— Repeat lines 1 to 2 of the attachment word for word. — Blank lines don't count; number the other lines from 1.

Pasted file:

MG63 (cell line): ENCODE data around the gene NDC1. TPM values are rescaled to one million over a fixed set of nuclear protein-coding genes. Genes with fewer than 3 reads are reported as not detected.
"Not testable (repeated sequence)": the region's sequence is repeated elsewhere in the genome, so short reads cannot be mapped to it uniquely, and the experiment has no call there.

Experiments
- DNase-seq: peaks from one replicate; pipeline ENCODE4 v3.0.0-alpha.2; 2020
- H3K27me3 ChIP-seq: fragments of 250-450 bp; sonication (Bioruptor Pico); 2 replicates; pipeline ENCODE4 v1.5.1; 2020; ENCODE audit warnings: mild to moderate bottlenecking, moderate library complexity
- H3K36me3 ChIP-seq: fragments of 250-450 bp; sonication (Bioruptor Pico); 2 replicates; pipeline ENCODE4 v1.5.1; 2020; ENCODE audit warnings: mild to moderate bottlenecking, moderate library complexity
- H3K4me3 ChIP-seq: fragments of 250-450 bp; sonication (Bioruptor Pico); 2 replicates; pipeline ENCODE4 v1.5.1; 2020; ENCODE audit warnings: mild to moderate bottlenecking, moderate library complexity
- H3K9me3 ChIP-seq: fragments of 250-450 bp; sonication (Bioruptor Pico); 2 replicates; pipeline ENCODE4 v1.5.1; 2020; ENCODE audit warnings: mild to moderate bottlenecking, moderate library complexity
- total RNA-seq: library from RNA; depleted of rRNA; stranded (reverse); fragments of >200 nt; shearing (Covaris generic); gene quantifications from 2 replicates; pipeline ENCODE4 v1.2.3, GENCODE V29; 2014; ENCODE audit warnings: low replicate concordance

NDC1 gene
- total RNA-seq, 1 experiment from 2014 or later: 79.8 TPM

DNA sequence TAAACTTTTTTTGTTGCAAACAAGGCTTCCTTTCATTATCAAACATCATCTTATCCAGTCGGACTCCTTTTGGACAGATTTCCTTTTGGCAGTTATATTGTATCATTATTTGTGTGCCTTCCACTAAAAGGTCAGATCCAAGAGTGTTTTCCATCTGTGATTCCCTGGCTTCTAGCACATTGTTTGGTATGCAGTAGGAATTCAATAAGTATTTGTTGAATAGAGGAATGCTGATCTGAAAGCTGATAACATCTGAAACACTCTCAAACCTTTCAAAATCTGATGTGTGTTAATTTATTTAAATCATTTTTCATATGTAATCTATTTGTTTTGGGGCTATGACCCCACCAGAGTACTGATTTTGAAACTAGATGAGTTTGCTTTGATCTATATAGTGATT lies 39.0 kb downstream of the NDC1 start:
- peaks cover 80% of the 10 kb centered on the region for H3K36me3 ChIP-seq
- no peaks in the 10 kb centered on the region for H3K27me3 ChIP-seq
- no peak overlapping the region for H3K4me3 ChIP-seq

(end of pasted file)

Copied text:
MG63 (cell line): ENCODE data around the gene NDC1. TPM values are rescaled to one million over a fixed set of nuclear protein-coding genes. Genes with fewer than 3 reads are reported as not detected.
"Not testable (repeated sequence)": the region's sequence is repeated elsewhere in the genome, so short reads cannot be mapped to it uniquely, and the experiment has no call there.